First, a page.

1. The economy is undergoing one of the sharpest adjustments in recent world economic history, after having gone through the glory times of the US quantitative easing of money printing. The rise and collapse of the asset markets - stocks and properties - is what we are seeing as the current business cycle. During the downturn, the sellout in the stock market and the subsequent outflow of funds depresses the local currency. How far down the adjustments will go is left to be seen.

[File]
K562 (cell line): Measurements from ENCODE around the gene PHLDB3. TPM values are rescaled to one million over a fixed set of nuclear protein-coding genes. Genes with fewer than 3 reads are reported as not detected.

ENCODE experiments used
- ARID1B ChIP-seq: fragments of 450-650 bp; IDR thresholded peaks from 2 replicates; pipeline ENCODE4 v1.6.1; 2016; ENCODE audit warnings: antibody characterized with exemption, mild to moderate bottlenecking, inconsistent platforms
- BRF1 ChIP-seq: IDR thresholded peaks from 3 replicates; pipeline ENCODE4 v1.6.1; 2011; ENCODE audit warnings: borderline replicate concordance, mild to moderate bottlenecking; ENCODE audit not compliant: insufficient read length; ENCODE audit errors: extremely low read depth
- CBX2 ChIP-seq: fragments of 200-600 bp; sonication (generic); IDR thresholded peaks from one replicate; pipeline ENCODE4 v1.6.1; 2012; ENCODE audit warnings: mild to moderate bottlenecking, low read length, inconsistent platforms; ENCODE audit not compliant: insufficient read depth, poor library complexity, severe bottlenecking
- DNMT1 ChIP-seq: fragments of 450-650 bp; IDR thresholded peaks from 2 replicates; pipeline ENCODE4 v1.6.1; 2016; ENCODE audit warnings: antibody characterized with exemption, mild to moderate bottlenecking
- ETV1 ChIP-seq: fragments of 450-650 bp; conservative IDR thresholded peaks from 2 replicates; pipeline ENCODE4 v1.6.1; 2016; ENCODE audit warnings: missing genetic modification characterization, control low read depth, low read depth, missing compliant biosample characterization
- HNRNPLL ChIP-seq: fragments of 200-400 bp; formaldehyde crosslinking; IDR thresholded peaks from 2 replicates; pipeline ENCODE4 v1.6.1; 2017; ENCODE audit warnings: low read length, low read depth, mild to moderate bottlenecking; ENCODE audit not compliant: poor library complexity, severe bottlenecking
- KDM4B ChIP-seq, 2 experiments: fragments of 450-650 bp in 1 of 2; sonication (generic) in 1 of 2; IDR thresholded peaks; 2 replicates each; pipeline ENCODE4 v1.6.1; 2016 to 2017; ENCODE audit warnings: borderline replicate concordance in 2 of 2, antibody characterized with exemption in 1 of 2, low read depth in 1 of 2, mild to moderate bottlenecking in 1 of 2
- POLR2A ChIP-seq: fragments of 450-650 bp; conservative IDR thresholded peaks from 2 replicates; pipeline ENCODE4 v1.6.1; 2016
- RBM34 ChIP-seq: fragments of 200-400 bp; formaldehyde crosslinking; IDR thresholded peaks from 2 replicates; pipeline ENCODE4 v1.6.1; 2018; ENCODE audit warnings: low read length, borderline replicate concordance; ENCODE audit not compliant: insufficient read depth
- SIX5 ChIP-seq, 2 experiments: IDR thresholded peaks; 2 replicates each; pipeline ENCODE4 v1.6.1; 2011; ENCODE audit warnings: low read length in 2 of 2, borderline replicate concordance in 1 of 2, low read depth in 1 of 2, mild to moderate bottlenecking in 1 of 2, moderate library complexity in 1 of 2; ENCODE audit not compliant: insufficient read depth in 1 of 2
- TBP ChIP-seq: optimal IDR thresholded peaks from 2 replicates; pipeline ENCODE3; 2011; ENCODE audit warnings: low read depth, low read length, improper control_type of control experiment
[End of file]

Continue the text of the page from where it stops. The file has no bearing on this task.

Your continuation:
2. As we have seen in Japan, if the adjustments are small and managed, then the adjustments will take a long time. In Japan, three decades and counting. Property prices have gone up to levels which the average young person in the job market could not even dream of owning a simple housing. This will create an entirely new generation of youngsters who have to cope with a high cost of living. At the same time, the property developers continue to milk their land bank by developing real estate based on inflated expectations. They can do so because they are already cash rich in their projects in the last three decades. Rents will remain high or properties vacant, and the only available market is the foreign market. In the world today, there is a class of the super rich who have the privilege of buying prime properties in any major city in the world. In the world today, there is also a class of the super poor who cannot afford to subsist even when they work very hard everyday. Those who cannot work are of course suffering the greatest miseries of human life especially in cities.